To explore American opinions about meritocracy, the American Dream and the possibility of upward mobility, check out:

2018 Pew Research Center data about what Americans think about why people are rich or poor

2018 Gallup Poll data about what Americans mean by ‘working class’

To explore ‘stickiness’ in American socioeconomic status, check out:

A 2016 Brookings Institution comparison of upward mobility in nations around the globe

A 2016 Brooking Institution report on intergenerational mobility

A 2012 Pew Charitable Trust report on economic mobility

A 2015 Russell Sage Foundation and Pew Charitable Trust report on economic mobility

A 2007 National Bureau of Economic Research report on mobility in the U.S. since 1937

Sociology References:

Adair, Vivyan C. 2005. “US Working-Class/Poverty-Class Divides.” Sociology 39(5): 817-834.

Adair, Vivyan C.  2001.  “Branded with Infamy: Inscriptions of Poverty and Class in the United States.”  Signs: Journal of Women in Culture and Society, 27(2), 451-471.

Coser, Lewis A. 1965. “The Sociology of Poverty: To the Memory of Georg Simmel.” Social Problems 13(2): 140-148.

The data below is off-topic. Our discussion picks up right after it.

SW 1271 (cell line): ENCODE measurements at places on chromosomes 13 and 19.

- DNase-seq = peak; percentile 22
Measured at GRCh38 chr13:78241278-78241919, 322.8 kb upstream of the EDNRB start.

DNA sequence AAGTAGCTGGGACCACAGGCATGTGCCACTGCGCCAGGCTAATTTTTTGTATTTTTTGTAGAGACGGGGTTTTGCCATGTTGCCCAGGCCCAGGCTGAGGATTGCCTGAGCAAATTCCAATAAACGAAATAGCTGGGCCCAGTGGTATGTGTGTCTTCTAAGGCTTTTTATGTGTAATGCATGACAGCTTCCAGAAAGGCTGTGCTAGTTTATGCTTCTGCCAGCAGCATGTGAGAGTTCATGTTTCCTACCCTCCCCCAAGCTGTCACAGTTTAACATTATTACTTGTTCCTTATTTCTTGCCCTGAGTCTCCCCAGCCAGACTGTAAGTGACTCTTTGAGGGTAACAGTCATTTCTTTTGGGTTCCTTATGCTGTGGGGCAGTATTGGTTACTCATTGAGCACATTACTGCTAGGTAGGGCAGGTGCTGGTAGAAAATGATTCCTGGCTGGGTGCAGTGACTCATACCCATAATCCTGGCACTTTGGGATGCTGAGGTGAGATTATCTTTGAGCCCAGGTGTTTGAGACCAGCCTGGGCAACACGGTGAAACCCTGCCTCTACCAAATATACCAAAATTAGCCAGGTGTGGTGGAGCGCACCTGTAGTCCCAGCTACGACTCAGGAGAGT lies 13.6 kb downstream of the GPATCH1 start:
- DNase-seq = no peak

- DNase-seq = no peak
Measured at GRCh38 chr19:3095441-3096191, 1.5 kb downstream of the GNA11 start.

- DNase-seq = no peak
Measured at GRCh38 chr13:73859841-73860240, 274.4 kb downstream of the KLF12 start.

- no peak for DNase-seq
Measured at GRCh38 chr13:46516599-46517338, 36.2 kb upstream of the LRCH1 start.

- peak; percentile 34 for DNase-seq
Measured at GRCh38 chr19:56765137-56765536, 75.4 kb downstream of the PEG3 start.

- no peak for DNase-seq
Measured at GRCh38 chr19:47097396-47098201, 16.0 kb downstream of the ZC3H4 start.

Fothergill, Alice. 2003. “The Stigma of Charity: Gender, Class and Disaster Assistance.” The Sociological Quarterly 44(4): 659-680.

Sayer, Andrew.  2005.  “Class, Moral Worth and Recognition.”  Sociology, 39(5), 947-963.

Sayer, Andrew.  2002.  “What Are You Worth: Why Class Is an Embarrassing Subject.”  Sociological Research Online, 7(3), <>.

Schwalbe, Michael. 2014. Rigging the Game: How Inequality Is Reproduced in Everyday Life. New York, NY: Oxford University Press.

Sherman, Jennifer. 2013. “Surviving the Great Recession: Growing Need and the Stigmatized Safety Net.” Social Problems 60(4): 409-432.

This episode was written, produced and edited by Jennifer R. Myhre, with editing assistance from Lea Li and Deven Sutaria.  The music that opens and closes each 1500 Stories episode was composed and produced by Benjamin Henderson. Additional music was composed by Jesus Correa.  The 1500 Stories podcast was launched thanks to generous financial assistance from the Mellon Foundation and American Council of Learned Societies community college faculty fellowship program.  However, any views, findings, conclusions or recommendations expressed here are our own and do not necessarily represent those of Mellon or ACLS.  Thanks to Melanie Bennetts, Lea Li, Elizabeth Mjelde, and Melinda Poley for their ears in early stages of drafting this episode.